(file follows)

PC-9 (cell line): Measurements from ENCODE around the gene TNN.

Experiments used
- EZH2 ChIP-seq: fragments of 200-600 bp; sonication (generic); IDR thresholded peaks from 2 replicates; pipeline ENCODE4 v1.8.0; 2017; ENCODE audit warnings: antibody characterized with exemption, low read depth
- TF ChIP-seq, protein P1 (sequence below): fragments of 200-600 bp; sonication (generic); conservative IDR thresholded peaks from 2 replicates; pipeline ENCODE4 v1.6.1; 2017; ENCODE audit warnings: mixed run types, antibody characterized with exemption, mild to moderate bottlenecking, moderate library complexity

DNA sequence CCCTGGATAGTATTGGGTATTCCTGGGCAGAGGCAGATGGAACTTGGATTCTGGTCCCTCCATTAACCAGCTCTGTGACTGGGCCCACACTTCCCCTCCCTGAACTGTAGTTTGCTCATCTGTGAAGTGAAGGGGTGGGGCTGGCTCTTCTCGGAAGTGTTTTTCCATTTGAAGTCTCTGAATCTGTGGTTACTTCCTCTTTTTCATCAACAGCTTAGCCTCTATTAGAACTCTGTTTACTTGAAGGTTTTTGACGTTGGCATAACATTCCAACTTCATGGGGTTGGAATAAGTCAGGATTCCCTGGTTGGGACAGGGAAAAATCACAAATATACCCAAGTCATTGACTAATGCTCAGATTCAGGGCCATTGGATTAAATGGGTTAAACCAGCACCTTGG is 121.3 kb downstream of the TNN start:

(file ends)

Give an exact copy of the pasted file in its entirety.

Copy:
PC-9 (cell line): Measurements from ENCODE around the gene TNN.

Experiments used
- EZH2 ChIP-seq: fragments of 200-600 bp; sonication (generic); IDR thresholded peaks from 2 replicates; pipeline ENCODE4 v1.8.0; 2017; ENCODE audit warnings: antibody characterized with exemption, low read depth
- TF ChIP-seq, protein P1 (sequence below): fragments of 200-600 bp; sonication (generic); conservative IDR thresholded peaks from 2 replicates; pipeline ENCODE4 v1.6.1; 2017; ENCODE audit warnings: mixed run types, antibody characterized with exemption, mild to moderate bottlenecking, moderate library complexity

DNA sequence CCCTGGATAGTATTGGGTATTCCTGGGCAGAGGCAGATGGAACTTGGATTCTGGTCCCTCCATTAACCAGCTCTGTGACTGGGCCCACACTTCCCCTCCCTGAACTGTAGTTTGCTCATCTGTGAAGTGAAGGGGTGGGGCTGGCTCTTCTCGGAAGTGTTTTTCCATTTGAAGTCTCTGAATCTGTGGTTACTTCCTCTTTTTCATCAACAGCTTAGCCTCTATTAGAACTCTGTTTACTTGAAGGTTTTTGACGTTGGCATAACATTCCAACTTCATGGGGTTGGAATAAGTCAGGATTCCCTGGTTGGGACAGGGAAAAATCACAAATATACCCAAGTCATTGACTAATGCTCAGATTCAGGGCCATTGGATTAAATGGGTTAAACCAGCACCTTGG is 121.3 kb downstream of the TNN start: